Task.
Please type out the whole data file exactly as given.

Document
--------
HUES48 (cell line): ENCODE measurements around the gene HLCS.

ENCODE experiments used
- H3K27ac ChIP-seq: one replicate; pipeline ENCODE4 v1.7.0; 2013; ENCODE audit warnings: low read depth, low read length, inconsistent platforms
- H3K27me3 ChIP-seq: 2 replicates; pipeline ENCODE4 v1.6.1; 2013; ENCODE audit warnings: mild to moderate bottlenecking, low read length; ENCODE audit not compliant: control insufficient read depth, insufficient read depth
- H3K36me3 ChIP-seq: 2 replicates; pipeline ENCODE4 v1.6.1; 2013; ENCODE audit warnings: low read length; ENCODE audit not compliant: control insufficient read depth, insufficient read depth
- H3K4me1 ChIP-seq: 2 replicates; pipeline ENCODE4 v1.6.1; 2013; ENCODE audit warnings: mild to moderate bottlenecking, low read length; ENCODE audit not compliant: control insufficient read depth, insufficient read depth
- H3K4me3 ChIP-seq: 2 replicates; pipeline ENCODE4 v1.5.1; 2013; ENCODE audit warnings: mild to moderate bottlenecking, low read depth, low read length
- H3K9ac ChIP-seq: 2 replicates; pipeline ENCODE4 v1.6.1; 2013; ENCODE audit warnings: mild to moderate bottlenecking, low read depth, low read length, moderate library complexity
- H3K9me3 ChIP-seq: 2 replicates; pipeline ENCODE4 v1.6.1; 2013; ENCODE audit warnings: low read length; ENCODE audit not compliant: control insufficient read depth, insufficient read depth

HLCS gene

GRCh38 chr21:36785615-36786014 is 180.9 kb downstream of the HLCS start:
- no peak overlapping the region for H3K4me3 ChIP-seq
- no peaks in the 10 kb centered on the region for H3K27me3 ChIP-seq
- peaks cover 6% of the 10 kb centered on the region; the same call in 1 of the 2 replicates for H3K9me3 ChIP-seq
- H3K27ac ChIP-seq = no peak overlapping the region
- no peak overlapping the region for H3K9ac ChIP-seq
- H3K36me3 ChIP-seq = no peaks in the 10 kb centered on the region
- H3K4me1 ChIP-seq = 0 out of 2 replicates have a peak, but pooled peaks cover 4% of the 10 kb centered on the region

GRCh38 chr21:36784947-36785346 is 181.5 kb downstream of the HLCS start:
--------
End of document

HUES48 (cell line): ENCODE measurements around the gene HLCS.

ENCODE experiments used
- H3K27ac ChIP-seq: one replicate; pipeline ENCODE4 v1.7.0; 2013; ENCODE audit warnings: low read depth, low read length, inconsistent platforms
- H3K27me3 ChIP-seq: 2 replicates; pipeline ENCODE4 v1.6.1; 2013; ENCODE audit warnings: mild to moderate bottlenecking, low read length; ENCODE audit not compliant: control insufficient read depth, insufficient read depth
- H3K36me3 ChIP-seq: 2 replicates; pipeline ENCODE4 v1.6.1; 2013; ENCODE audit warnings: low read length; ENCODE audit not compliant: control insufficient read depth, insufficient read depth
- H3K4me1 ChIP-seq: 2 replicates; pipeline ENCODE4 v1.6.1; 2013; ENCODE audit warnings: mild to moderate bottlenecking, low read length; ENCODE audit not compliant: control insufficient read depth, insufficient read depth
- H3K4me3 ChIP-seq: 2 replicates; pipeline ENCODE4 v1.5.1; 2013; ENCODE audit warnings: mild to moderate bottlenecking, low read depth, low read length
- H3K9ac ChIP-seq: 2 replicates; pipeline ENCODE4 v1.6.1; 2013; ENCODE audit warnings: mild to moderate bottlenecking, low read depth, low read length, moderate library complexity
- H3K9me3 ChIP-seq: 2 replicates; pipeline ENCODE4 v1.6.1; 2013; ENCODE audit warnings: low read length; ENCODE audit not compliant: control insufficient read depth, insufficient read depth

HLCS gene

GRCh38 chr21:36785615-36786014 is 180.9 kb downstream of the HLCS start:
- no peak overlapping the region for H3K4me3 ChIP-seq
- no peaks in the 10 kb centered on the region for H3K27me3 ChIP-seq
- peaks cover 6% of the 10 kb centered on the region; the same call in 1 of the 2 replicates for H3K9me3 ChIP-seq
- H3K27ac ChIP-seq = no peak overlapping the region
- no peak overlapping the region for H3K9ac ChIP-seq
- H3K36me3 ChIP-seq = no peaks in the 10 kb centered on the region
- H3K4me1 ChIP-seq = 0 out of 2 replicates have a peak, but pooled peaks cover 4% of the 10 kb centered on the region

GRCh38 chr21:36784947-36785346 is 181.5 kb downstream of the HLCS start: